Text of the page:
Drake v. Niello Company et al

Filing 146

ORDER and FINDINGS and RECOMMENDATIONS signed by Magistrate Judge Edmund F. Brennan on 03/12/20 DISCHARGING the 138 OSC; RECOMMENDING that Niello's 120 Motion to enjoin plaintiff from relitigating against it and its affiliates the issues a djudicated in this action be granted; that Plaintiff be permanently enjoined from relitigating, or attempting to relitigate, by commencing or filing, in any federal or state court any future action, petition, complaint, or cause of action seeking ad judication of the factual and/or legal issues adjudicated and dismissed in this action; and the injunction apply to plaintiff's filing under any name or alias, including the name of any entity owned or controlled by plaintiff Eric Drake or any of his aliases, including: Eric Drake; E. Drake; Eric von Drake; E. Drak; E.V. Drake; V. Drake; Eric Michaels; WVPG, LLC; Eric von Rogers; David Wayne Rogers; and Mark Fuller; and that Niello's 120 Motion to declare plaintiff a vexatious litigant and for issuance of a pre-filing order be denied. Referred to Judge John A. Mendez; Objections to F&Rs due within 14 days. (Benson, A.)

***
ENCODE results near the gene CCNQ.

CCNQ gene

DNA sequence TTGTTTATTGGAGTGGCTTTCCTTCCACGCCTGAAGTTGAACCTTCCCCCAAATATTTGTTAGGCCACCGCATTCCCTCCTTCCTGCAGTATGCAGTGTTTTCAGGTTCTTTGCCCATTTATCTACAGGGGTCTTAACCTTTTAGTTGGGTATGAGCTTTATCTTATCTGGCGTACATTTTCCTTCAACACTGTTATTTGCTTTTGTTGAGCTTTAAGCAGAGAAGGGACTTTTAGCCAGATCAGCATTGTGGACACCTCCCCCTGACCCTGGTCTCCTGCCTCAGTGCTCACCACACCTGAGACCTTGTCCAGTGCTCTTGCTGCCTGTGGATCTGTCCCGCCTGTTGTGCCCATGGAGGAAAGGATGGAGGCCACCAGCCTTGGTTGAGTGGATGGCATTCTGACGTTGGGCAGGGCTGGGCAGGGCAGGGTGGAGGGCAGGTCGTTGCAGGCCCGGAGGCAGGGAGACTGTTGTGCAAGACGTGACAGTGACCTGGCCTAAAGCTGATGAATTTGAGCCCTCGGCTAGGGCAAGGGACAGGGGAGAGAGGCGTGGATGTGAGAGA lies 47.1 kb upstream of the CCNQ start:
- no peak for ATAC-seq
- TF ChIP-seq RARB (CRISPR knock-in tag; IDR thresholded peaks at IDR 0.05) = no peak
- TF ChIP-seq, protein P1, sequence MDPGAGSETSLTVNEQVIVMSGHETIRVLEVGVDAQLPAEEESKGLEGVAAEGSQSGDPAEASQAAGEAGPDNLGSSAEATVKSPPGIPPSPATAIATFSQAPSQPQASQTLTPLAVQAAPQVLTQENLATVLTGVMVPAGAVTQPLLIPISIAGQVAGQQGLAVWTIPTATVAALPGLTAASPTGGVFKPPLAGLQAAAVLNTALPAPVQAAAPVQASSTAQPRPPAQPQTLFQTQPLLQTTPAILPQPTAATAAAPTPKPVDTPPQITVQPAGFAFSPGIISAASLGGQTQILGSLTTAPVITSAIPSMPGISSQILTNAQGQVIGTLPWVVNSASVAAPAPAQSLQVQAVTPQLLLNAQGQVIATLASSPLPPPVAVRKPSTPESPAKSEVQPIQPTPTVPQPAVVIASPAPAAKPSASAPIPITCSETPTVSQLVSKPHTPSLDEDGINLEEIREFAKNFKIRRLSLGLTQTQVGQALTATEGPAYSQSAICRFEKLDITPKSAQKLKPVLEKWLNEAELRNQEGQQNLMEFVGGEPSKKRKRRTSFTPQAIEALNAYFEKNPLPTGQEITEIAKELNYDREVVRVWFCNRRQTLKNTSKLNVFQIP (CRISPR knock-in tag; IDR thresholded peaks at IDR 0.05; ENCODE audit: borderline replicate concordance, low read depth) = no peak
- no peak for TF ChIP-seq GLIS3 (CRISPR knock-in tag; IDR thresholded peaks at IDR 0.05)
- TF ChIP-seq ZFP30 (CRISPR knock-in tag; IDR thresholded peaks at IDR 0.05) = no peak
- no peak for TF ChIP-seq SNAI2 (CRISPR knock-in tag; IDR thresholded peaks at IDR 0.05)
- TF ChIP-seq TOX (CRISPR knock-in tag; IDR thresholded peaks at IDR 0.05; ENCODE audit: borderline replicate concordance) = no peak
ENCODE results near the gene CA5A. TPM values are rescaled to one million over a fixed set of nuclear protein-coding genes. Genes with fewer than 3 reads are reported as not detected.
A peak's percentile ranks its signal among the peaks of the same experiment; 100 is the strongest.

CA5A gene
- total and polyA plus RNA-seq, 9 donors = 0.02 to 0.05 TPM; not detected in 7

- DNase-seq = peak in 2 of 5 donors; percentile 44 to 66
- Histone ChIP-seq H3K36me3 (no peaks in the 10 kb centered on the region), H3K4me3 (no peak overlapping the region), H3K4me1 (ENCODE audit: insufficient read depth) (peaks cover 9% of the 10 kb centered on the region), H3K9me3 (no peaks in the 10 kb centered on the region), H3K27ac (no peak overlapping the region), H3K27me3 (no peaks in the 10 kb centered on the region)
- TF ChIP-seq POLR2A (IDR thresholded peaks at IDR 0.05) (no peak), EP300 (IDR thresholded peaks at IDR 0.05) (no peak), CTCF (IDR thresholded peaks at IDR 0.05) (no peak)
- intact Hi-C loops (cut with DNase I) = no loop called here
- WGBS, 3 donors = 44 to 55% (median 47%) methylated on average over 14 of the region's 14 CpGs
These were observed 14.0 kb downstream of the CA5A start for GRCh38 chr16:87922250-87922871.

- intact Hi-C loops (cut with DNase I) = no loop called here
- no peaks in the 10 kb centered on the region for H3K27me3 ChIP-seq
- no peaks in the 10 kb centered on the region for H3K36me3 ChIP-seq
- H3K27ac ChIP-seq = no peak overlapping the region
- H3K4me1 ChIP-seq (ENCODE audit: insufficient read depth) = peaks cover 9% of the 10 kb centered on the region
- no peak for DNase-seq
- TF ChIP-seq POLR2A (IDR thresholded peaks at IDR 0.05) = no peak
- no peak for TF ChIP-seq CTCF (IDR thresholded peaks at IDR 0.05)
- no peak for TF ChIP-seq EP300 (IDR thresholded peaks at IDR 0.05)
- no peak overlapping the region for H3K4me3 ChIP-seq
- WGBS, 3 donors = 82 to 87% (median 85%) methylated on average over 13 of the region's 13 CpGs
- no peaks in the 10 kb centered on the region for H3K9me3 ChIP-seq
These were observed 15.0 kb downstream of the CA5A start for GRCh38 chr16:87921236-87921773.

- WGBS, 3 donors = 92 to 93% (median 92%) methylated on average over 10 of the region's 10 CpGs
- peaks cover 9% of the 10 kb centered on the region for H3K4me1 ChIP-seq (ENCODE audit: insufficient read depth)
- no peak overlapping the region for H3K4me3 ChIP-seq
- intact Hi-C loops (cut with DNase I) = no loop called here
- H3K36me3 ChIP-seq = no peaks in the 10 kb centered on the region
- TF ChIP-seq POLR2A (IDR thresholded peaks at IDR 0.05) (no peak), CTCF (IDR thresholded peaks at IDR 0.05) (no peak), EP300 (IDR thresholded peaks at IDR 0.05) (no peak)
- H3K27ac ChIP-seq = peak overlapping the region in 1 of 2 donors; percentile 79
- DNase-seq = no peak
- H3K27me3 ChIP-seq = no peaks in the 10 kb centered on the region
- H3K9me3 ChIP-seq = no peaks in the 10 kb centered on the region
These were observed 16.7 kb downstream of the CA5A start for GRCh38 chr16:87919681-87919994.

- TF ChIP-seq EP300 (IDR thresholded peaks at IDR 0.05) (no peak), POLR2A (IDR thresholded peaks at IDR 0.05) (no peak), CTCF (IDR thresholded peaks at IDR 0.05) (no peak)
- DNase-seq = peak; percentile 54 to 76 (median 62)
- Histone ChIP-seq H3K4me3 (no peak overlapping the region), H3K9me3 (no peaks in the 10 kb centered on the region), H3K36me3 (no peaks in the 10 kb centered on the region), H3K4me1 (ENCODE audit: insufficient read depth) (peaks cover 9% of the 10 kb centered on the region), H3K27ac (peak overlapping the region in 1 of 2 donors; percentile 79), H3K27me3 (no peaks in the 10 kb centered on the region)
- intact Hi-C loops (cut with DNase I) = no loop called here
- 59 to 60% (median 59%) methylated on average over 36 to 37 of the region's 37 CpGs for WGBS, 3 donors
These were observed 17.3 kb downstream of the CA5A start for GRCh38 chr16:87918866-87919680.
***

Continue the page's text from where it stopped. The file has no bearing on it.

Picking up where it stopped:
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1 2 3 4 5 6 7 8 UNITED STATES DISTRICT COURT 9 FOR THE EASTERN DISTRICT OF CALIFORNIA 10 11 E. DRAKE, 12 Plaintiff, 13 14 15 16 No. 2:17-cv-1036-JAM-EFB PS v. ORDER AND FINDINGS AND RECOMMENDATIONS THE NIELLO COMPANY, NIELLO IMPORTS OF ROCKLIN, INC., NIELLO PERFORMANCE MOTORS INC., NIELLO MOTOR CAR COMPANY AND SHIPPING EXPERTS INC., 17 Defendants. 18 19 Defendant Niello Performance Motors, Inc.’s moved to (1) enjoin plaintiff from 20 relitigating against Niello and its affiliates the issues adjudicated in this action, and (2) declare 21 plaintiff a vexatious litigant and impose pre-filing restrictions.1 ECF No. 120. Also pending is 22 the court’s November 28, 2018 order directing plaintiff to show cause why sanctions should not 23 be imposed for failure to timely respond to Niello Performance Motors’s motion.2 ECF No. 138. 24 1 25 26 27 28 This action, in which plaintiff is proceeding in propria persona, was referred to the undersigned under Local Rule 302(c)(21). See 28 U.S.C. § 636(b)(1). 2 After the hearing on Niello’s motion, plaintiff filed a document styled as an “Amended Notice of Appeal” in which he argued that this court lacked jurisdiction to entertain Niello’s motion because his appeal from the judgment dismissing his claim was still pending before the U.S. Court of Appeals for the Ninth Circuit. ECF No. 141. That appeal has since been resolved 1 1 For the reasons discussed below, the order to show cause is discharged without the imposition of 2 sanctions. Further, it is recommended that Niello Performance Motors’s motion be granted in 3 part and denied in part. 4 I. Order to Show Cause 5 Niello’s motion was previously noticed for hearing on December 5, 2018. ECF Nos. 120 6 & 136. In violation of Local Rule 230(c), plaintiff failed to timely file a response to the motion. 7 Accordingly, the hearing on the motion was continued to January 30, 2019, and plaintiff was 8 ordered to show cause why sanctions should not be imposed for his failure to timely respond to 9 the motion. ECF. No. 10. Plaintiff was also ordered to file an opposition or statement of non- 10 opposition to the pending motion. Id. 11 Plaintiff did not file a response to Niello’s motion, nor otherwise response to the order to 12 show cause. Plaintiff also failed to appear at the December 5, 2018. Nevertheless, in light of the 13 disposition below, the order to show cause is discharged without the imposition of sanctions. 14 II. Niello’s Motion 15 A. 16 This action arises out of plaintiff’s purchase of a Mercedes Benz AMG C32 (the Background 17 “vehicle”) from Niello Motors, The Niello Company; Niello Imports of Rocklin, Inc.; and Niello 18 Performance (collectively referred to as “Niello”).3 In 2013, plaintiff, a resident of Texas, saw an 19 advertisement for the vehicle and reached out to the Niello to negotiate the purchase of the 20 vehicle. ECF No. 1 ¶ 8. Id. After negotiations faltered, plaintiff filed suit against The Niello 21 Company and Niello Imports of Rocklin, Inc. in the United States District Court for the Southern 22 District of Texas. Def.’s Req. for Judicial Notice, Ex. 122 (ECF No. 128-2)4. The parties 23 24 25 26 27 28 adverse to plaintiff and the judgment was affirmed. ECF Nos. 144 & 145. The court deferred ruling on Niello’s motion until plaintiff’s appeal was resolved. 3 Plaintiff also asserted claims against defendant Shipping Experts, Inc., the company that shipped the vehicle to plaintiff’s residence in Texas. 4 Niello’s request for judicial notice of court records is granted. ECF No. 120-1; see, e.g. Hunt v. Check Recovery Sys. Inc., 478 F. Supp. 2d 1157, 1160-61 (N.D. Cal. 2007) (“Judicial notice may be taken of ‘adjudicative facts’ such as court records [and] pleadings . . . .”). 2 1 reached a settlement involving plaintiff’s purchase of the vehicle, and plaintiff voluntarily 2 dismissed the Texas case. ECF No. 122-13. 3 The vehicle was subsequently shipped to plaintiff in Texas. Plaintiff claims, however, 4 that the vehicle’s wheels were damaged and the mileage on its odometer had been altered or not 5 previously reported accurately. Id. ¶¶ 10, 18. Not long thereafter, plaintiff embarked upon a 6 protracted series of litigation against Niello. First, he filed in the Southern District of Texas a 7 verified petition pursuant to Rule 27(a), which sought authorization to perpetuate testimony from 8 the vehicle’s prior owner and two Niello employees. ECF No. 122-14. After that petition was 9 denied, plaintiff filed three additional actions in federal court, each concerning his purchase of the 10 vehicle: one in the Northern District of Texas; another in the Southern District of Texas; and the 11 instant action, which was originally commenced in the Northern District of California. ECF No. 12 122-14; ECF No. 128-4. 13 In the instant action, the court granted Niello’s motion for judgment on the pleadings and 14 dismissed plaintiff’s complaint without leave to amend, finding that plaintiff’s claims were barred 15 by the doctrine of res judicata due to the settlement and dismissal with prejudice of the original 16 action. ECF Nos. 109 & 110. The Northern District of Texas action was dismissed because 17 plaintiff, who is not an attorney, brought the action on behalf of his company. ECF No. 122-15. 18 Plaintiff’s action in the Southern District of Texas—which asserted claims against Niello; the law 19 firm Murphy, Austin, Adams, Schoenfeld which represents Niello in the instant action, as well as 20 well as several current and former judges of this court—was dismissed for lack of personal 21 jurisdiction. ECF No. 126-14; ECF No. 128-6; see Drake v. Murphy, Austin, Adams, Schoenfeld, 22 740 F. App’x 91 (5th Cir. 2018) (affirming dismissal for lack of personal jurisdiction). 23 Having spent extensive time and resources defending itself in these actions, Niello now 24 seeks to enjoin plaintiff from further litigating issues related to the sale of the vehicle in state and 25 federal courts. ECF No. 120 at 19-23. Niello also requests plaintiff be declared a vexatious 26 litigant and be subjected to a pre-filing order. Id. at 23-30. 27 ///// 28 ///// 3 1 B. 2 Under the All Writs Act, 28 U.S.C. § 1651(a), federal courts “may issue all writs 3 necessary or appropriate in aid of their respective jurisdictions and agreeable to the usages and 4 principles of law.” 28 U.S.C. § 1651. The authority conferred by the All Writs Act is limited by 5 the Anti-Injunction Act, 28 U.S.C. § 2283, which prohibits federal courts from enjoining state 6 court actions except in limited circumstances. California v. IntelliGender, LLC, 771 F.3d 1169, 7 1176 (9th Cir. 2014). Of relevance here, “the ‘relitigation exception,’ allows a court to issue an 8 injunction where necessary ‘to protect or effectuate the federal court’s judgments.” Id. (quoting 9 California v. Randtron, 284 F.3d 969, 974 (9th Cir. 2002)); see Wood v. Santa Barbara Chamber Request to Enjoin Plaintiff from Relitigating Claims 10 of Commerce, Inc., 705 F.2d 1515, 1524 (9th Cir. 1983) (although the doctrines of collateral 11 estoppel and res judicata ordinarily provide adequate protection from relitigating issues and 12 claims, “under the All Writs Act, 28 U.S.C. § 1651, district courts do have the power to reinforce 13 the effects of these doctrines by issuing an injunction against repetitive litigation.”). 14 “[A]n injunction against relitigation need not be premised on exact repetition of an earlier 15 lawsuit. The general pattern of litigation in a particular case may be vexatious enough to warrant 16 an injunction in anticipation of future attempts to relitigate old claims.” Wood, 705 F.2d at 1524. 17 In deciding whether to enjoin repetitive litigation, a district court “must balance the benefits to 18 defendants and the court from the reinforcement of the doctrines of collateral estoppel and res 19 judicata against the costs incurred by the plaintiff and the public by closing the court to 20 potentially meritorious claims.” DeNardo v. Murphy, 781 F.2d 1345, 1348 (9th Cir. 1986) (citing 21 Wood, 705 F.2d at 1524-25). “Although litigiousness alone is no reason to enjoin future 22 litigation, frivolous claims by a litigious plaintiff may be extremely costly to defendants and can 23 waste valuable court time.” Id. (citations omitted). 24 As described above, plaintiff has filed at least five actions concerning his purchase of the 25 vehicle from Niello. Despite initially settling his claims against Niello, he has continued to file 26 meritless actions in multiple courts. Whether he has done so with the hope of finding a favorable 27 venue or for purposes of harassment, permitting him to continue with this practice would likely 28 result in further waste of scarce judicial resources, as well as further burden Niello with the 4 1 expenses that would necessarily accompany further litigation. While the court is cognizant that 2 issuing the requested injunction will impede plaintiff access to the courts, the number of times 3 plaintiff has forced Niello to defendant itself over the same issue warrants granting the requested 4 injunction. See Denardo v. Murphy, 781 F.2d 1345 (9th Cir. 1986) (“In view of the number of 5 times [the plaintiff] ha[d] forced these defendants to defend themselves on the same claim, the 6 age of the underlying claim, and the resolution of the same issue in both federal and state courts, 7 the district court did not abuse its discretion by enjoining future litigation over” the termination of 8 plaintiff’s employment); Sprague v. Kobayashi America, Inc., 100 F.3d 964 (9th Cir. 1996) 9 (unpublished) (“Sprague demonstrated his intention to continually litigate the issues that were 10 decided by the Washington State Court of Appeals by filing three additional lawsuits against 11 these defendants based on the same factual allegations. Because the district court structured the 12 injunction to prevent only those actions which would be barred by res judicata, the district court 13 did not abuse its discretion.”). 14 C. 15 Niello also requests plaintiff be declared a vexatious litigant and be subject to a pre-filing Pre-filing Order 16 order requiring him to seek permission prior to initiating “any type of proceeding for any claims 17 against Niello or its affiliates, including counsel.”5 ECF No. 120 at 23-30. 18 District courts have the inherent power “to regulate the activities of abuse litigants by 19 imposing carefully tailored restrictions under the appropriate circumstances.” De Long v. 20 Hennessey, 912 F.2d 1144, 1147 (9th Cir. 1990) (discussing requirements for issuing a pre-filing 21 order under the All Writs Act). The issuance of a pre-filing order containing such restrictions is 22 “an extreme remedy that should rarely be used.” Molski v. Evergreen Dynasty Corp. 500 F.3d 23 1047, 1057 (9th Cir. 2007). Nonetheless, “[f]lagrant abuse of the judicial process cannot be 24 tolerated because it enables one person to preempt the use of judicial time that properly could be 25 used to consider the meritorious claims of other litigants.” De Long, 912 F.2d at 1148. 26 27 28 5 Niello’s motion requested an order requiring plaintiff to “seek permission from any court in which he wishes to initiate” a case against Niello or its affiliates. ECF No. 120 at 23. At the hearing, counsel clarified that Niello only seeks a pre-filing order governing cases plaintiff files in the Eastern District of California. 5 1 2 3 4 5 6 7 Local Rule 151(b) adopts the provisions of the California Code of Civil Procedure relating to vexatious litigants. E.D. Cal. L.R. 151(b). The rule provides: On its own motion or on motion of a party, the Court may at any time order a party to give a security, bond, or undertaking in such amount as the Court may determine to be appropriate. The provisions of Title 3A, part 2, of the California Code of Civil Procedure, relating to vexatious litigants, are hereby adopted as a procedural Rule of this Court on the basis of which the Court may order the giving of a security, bond, or undertaking, although the power of the Court shall not be limited thereby. 8 Id. California Code of Civil Procedure Title 3A, part 2, defines a vexatious litigant as a person 9 who, in the seven years immediately preceding the motion, has commenced, prosecuted, or 10 maintained in propria persona at least five litigations other than in a small claims court that have 11 been finally determined adversely to the person. Id., § 391(b)(1). To order the posting of a 12 security under § 391.1, the court must additionally conclude, after hearing evidence, “that there is 13 no reasonable probability that the plaintiff will prevail in the litigation against the moving 14 defendant.” Id., § 391.3(a). 15 Federal law requires that a court seeking to impose pre-filing restrictions must: (1) give 16 plaintiff adequate notice and an opportunity to oppose entry of a pre-filing order before; (2) the 17 court must present an adequate record for review by listing the case filings that support its order; 18 (3) the court must make substantive findings as to the frivolous or harassing nature of the 19 plaintiff’s actions; and (4) the order must be narrowly tailored to fit the specifics of the plaintiff’s 20 abuses. De Long, 912 F.2d at 1147-49. 21 Here, Niello’s motion to declare plaintiff a vexatious litigant is predicated on plaintiff’s 22 20-year history of litigating more than 140 actions in more than 13 states. ECF No. 120 at 33-44; 23 see ECF No. 121 through ECF No. 134. Many of these actions were found to be frivolous, which 24 has resulted in plaintiff being declared a vexatious litigant in state and federal courts in Texas. 25 See, e.g., ECF Nos. 123-9, 127-2, 127-4, 127-10, 127-15, 127-17. 26 Plaintiff’s extensive litigation history in those various states and districts underscores the 27 need to deter his vexatious litigation behavior. However, the court’s records reflect that this 28 action, which was transferred to this district from the Northern District of California, is the only 6 1 case plaintiff has litigated before this court. If plaintiff files a new action, he must either file an 2 application to proceed in forma pauperis or pay the court’s filing fee. If he pursues the latter, his 3 complaint will be screened, which should provide Niello the protection it seeks from a further 4 frivolous action. 28 U.S.C. § 1915(e)(2); Lopez v. Smith, 203 F.3d 1122, 1129 (9th Cir. 2000). 5 Conversely, should plaintiff commence an action and pay the required filing fee, other 6 sanctions—include monetary sanctions and/or those available under Rule 11—would be both 7 available and warranted to serve as a deterrent to filing frivolous or harassing pleadings. See 8 Ringgold-Lockhart, 761 F.3d 1057, 1065 (9th Cir. 2014) (“Before entering this broad pre-filing 9 order . . . the district court assuredly should have considered whether imposing sanctions such as 10 costs or fees on the Ringgolds would have been an adequate deterrent.”). Indeed, plaintiff is 11 explicitly admonished that the filing of any future lawsuit determined to be frivolous or harassing 12 in nature will likely result in the imposition of monetary sanctions against plaintiff, including an 13 order to pay Niello’s attorney’s fees incurred as a result of the filing. Thus, it does not appear that 14 the additional pre-filing restrictions sought by Niello for filings in this district is necessary at this 15 time. However, as with the admonition regarding monetary sanctions, plaintiff is cautioned that 16 future frivolous filings in this district may well result in the imposition of pre-filing restrictions. 17 III. 18 19 Conclusion Accordingly, it is hereby ORDERED that the November 28, 2018 order to show cause (ECF No. 138) is discharged. 20 Further, it is RECOMMENDED that: 21 1. Niello’s motion to enjoin plaintiff from relitigating against it and its affiliates the issues 22 adjudicated in this action (ECF No. 120) be granted; 23 2. Plaintiff be permanently enjoined from relitigating, or attempting to relitigate, by 24 commencing or filing, in any federal or state court any future action, petition, complaint, or cause 25 of action seeking adjudication of the factual and/or legal issues adjudicated and dismissed in this 26 action; 27 3. The injunction apply to plaintiff’s filing under any name or alias, including the name of 28 any entity owned or controlled by plaintiff Eric Drake or any of his aliases, including: Eric Drake; 7 1 E. Drake; Eric von Drake; E. Drak; E.V. Drake; V. Drake; Eric Michaels; WVPG, LLC; Eric von 2 Rogers; David Wayne Rogers; and Mark Fuller; and 3 4 4. Niello’s motion to declare plaintiff a vexatious litigant and for issuance of a pre-filing order (ECF No. 120) be denied. 5 These findings and recommendations are submitted to the United States District Judge 6 assigned to the case, pursuant to the provisions of 28 U.S.C. § 636(b)(l). Within fourteen days 7 after being served with these findings and recommendations, plaintiff may file written objections 8 with the court. Such a document should be captioned “Objections to Magistrate Judge’s Findings 9 and Recommendations.” Failure to file objections within the specified time may waive the right 10 to appeal the District Court’s order. Turner v. Duncan, 158 F.3d 449, 455 (9th Cir. 1998); 11 Martinez v. Ylst, 951 F.2d 1153 (9th Cir. 1991). 12 Dated: March 12, 2020. 13 14 15 16 17 18 19 20 21 22 23 24 25 26 27 28 8